Keep Your Cool
Installing CoolCar's Ceramic Coating
By Peter Daniels

   Hot and noisy may be fine if you are at the football game, but it is the last thing you want when you are in your personalized truck.

   To combat these particular forces of nature, truckers have long turned to cures from glue -on, asphalt-based products and even jute matting. The latest player in this game of environmental one-upmanship is CoolCar Ceramic Insulation.

   CoolCar Ceramic is a spray-on product designed to provide vehicles with acoustical as well as thermal insulation. According to the folks at CoolCar, they do this by using a unique combination of air-filled ceramic and silicone beads, which are held in suspension by resin binders. For those of you who live on the sun (or in Arizona), CoolCar claims that its product can withstand temperatures up to 500 degrees F.

   CoolCar Ceramic adheres directly to the surface of the vehicle. Since it is sprayed on, it does not require adhesives, which may come loose from vibration and heat. One of the problems associated with glue-on matting is that it is held in place with adhesives that can break down in time, especially in areas of high heat, such as the roof.

   An added benefit of CoolCar Ceramic is it protects the substrate surface from moisture and corrosion. It adheres directly to the surface of the vehicle, so there is no way it can accumulate and hold moisture.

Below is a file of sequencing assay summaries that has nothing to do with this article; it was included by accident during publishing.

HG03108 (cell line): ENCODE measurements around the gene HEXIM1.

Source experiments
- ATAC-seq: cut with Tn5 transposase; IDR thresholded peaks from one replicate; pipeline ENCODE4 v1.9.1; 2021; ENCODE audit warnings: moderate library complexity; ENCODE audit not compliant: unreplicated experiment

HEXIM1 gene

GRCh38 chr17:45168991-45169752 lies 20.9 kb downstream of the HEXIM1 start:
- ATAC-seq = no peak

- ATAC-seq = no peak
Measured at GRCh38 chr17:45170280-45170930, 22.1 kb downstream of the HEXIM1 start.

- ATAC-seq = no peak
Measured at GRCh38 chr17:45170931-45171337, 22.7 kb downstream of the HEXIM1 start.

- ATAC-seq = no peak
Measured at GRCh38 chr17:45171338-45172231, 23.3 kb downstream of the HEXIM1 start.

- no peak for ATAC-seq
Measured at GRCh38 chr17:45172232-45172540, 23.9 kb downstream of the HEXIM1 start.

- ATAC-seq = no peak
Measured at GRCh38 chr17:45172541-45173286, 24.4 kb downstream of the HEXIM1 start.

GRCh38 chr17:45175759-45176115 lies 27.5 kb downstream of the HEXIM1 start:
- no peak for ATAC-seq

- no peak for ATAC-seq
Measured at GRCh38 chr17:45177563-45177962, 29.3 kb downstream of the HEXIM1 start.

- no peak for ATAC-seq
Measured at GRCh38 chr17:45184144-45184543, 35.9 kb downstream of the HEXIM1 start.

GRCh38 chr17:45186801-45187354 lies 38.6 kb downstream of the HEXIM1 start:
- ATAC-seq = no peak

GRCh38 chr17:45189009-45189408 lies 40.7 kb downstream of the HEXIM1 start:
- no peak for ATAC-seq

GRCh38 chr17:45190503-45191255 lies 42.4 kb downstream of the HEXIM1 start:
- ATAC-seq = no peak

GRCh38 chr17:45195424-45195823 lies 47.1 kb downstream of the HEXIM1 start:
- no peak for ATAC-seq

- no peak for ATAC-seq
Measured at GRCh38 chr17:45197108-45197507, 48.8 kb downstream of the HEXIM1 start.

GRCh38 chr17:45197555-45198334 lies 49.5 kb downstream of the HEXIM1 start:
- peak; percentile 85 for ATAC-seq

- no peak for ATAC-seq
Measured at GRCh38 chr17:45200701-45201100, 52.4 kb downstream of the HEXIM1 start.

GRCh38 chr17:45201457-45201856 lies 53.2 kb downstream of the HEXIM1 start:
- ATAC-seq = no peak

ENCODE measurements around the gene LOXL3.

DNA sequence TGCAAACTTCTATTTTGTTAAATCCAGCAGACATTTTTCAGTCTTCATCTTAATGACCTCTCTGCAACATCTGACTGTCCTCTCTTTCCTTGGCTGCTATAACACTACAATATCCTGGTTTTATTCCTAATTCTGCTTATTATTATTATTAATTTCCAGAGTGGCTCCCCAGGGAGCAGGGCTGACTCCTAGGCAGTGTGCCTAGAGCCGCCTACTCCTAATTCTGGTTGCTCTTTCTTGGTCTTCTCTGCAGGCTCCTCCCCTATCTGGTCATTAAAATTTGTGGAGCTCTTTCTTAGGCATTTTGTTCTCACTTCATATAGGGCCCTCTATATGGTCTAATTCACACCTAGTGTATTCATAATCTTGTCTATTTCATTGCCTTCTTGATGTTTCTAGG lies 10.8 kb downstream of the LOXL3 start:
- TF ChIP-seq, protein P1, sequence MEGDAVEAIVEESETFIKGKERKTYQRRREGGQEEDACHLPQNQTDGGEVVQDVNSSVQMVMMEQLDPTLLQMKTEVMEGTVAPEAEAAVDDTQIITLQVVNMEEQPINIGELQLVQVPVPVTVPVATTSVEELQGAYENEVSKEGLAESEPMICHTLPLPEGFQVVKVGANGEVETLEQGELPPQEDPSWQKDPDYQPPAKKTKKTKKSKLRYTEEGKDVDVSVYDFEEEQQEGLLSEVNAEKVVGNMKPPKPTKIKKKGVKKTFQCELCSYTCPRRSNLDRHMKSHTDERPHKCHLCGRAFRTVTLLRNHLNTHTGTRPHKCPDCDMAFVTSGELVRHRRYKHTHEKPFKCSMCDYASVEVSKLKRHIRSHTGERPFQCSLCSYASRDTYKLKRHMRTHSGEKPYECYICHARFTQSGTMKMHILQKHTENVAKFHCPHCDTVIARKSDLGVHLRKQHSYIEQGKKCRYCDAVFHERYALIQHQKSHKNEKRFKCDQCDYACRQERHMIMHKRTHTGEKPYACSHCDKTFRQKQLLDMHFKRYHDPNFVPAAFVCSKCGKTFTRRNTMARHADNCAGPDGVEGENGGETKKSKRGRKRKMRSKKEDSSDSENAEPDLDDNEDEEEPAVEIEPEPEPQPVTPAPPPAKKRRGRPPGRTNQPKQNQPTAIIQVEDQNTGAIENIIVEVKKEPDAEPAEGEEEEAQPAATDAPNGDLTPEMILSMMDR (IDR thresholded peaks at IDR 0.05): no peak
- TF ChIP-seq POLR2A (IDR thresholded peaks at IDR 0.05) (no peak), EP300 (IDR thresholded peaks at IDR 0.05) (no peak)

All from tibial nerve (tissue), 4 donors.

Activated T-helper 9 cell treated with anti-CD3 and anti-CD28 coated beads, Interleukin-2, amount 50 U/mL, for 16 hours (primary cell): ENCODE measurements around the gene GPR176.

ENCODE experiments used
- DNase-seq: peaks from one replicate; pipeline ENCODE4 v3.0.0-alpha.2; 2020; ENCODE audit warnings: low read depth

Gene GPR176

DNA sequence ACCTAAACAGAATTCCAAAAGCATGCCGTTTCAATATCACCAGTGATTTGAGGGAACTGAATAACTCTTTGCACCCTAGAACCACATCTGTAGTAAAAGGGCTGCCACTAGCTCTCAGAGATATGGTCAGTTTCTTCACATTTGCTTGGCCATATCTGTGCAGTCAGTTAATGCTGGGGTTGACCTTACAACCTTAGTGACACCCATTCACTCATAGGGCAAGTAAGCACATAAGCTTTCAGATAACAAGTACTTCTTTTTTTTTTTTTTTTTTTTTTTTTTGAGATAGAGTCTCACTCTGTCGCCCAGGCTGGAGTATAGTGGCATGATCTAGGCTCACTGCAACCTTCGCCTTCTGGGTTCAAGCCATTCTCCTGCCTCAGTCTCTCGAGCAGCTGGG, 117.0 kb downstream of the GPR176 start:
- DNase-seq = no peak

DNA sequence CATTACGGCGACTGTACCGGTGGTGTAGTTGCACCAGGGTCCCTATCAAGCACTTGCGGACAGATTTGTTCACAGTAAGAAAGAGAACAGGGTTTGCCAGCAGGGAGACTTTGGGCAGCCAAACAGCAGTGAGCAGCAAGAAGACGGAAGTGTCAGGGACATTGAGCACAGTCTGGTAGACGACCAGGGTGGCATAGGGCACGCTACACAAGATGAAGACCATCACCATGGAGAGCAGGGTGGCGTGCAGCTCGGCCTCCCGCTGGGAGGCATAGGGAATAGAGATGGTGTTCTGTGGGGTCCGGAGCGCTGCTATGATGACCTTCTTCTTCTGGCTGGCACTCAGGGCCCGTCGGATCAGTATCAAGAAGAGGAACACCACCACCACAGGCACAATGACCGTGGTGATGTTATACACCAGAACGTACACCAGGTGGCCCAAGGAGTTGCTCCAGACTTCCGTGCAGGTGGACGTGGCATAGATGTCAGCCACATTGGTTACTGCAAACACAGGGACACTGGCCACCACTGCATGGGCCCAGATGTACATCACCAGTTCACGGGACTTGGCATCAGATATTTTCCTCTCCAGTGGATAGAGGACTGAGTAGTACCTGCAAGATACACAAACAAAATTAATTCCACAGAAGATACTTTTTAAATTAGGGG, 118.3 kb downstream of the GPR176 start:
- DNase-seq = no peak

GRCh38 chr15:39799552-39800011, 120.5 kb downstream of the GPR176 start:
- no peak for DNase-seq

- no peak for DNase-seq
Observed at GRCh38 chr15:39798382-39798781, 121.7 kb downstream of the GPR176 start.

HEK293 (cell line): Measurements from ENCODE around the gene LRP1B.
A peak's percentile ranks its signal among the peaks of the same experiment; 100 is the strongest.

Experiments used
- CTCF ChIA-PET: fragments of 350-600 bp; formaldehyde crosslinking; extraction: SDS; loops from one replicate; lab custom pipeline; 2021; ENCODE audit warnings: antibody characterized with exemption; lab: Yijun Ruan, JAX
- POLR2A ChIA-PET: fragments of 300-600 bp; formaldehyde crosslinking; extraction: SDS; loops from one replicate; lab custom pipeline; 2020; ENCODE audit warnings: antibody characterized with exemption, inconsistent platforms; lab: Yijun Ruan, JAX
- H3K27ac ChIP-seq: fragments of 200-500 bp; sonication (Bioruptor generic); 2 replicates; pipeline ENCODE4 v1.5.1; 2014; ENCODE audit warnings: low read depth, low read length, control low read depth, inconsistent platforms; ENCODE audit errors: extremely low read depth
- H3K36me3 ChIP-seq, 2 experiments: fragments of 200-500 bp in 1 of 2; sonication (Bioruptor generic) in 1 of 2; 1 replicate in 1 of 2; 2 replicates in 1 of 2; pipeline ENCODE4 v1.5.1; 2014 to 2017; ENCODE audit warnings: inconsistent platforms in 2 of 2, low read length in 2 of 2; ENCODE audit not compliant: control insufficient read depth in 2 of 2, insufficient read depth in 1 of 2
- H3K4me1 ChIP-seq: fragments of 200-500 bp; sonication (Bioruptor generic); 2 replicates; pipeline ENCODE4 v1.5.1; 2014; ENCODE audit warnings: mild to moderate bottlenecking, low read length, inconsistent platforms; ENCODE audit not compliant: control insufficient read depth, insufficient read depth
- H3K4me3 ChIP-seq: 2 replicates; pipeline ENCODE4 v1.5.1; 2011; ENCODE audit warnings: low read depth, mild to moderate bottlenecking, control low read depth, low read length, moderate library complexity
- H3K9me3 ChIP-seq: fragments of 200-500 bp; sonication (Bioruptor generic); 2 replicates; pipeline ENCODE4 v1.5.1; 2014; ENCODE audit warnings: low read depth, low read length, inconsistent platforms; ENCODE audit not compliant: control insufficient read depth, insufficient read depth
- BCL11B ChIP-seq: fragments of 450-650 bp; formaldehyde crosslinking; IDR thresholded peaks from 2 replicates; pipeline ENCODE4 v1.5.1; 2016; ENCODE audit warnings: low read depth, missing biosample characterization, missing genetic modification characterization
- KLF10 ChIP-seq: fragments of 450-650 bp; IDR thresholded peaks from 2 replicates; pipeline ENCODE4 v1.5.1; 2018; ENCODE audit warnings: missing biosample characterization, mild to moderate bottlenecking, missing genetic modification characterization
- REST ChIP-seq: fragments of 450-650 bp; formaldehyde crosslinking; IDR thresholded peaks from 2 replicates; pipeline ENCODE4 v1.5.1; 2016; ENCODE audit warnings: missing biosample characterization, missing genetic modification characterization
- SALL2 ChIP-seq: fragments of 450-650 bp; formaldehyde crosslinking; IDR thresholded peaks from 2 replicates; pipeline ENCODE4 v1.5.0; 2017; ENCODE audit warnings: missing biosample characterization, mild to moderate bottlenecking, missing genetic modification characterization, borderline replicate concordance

CoolCar Ceramic will adhere to nearly all types of surfaces: Metal, wood, plastic, glass, Plexiglas, etc. Installation of the product is pretty basic: mask off any surface that you don't want covered and spray it on. Surfaces should be prepared similar to that required for proper adhesion of normal paint - clean, free of dirt, rust, grease or other foreign matter such as scales or paint chips.

   Applying the compound is best done with an SG-1 gun or a Schutz undercoating gun; however, we recommend the SG-1 due to its higher volume capacity. The material can also be brushed on using a 2/3 inch foam or bristle brush. The CoolCar Ceramic should be applied with one continuous coating, leaving no seams or separations, which could allow heat, sound or moisture to enter.

   Another plus is that CoolCar Ceramic is very light once it's cured. Since it is applied to only 40-mil to 60-mil worth of thickness it only adds about 3.2 pounds per gallon (at 40-mil thick), which works out to approximately 0.15-pounds per square foot.

   And for those who love the Earth, CoolCar Ceramic is biodegradable, non-toxic and cleans up with soap and water.

   We were on hand while company man Bob Hall showed both Bobco's Bob Carvajal and Truck Builder how the product works, as well as how to install it. Follow along and you can see what we learned.


1. The CoolCar Ceramic compound comes in 2-gallon buckets and is applied with this special airgun. Presently the compound is available only in black, although this makes it perfect for undercoating and interior applications.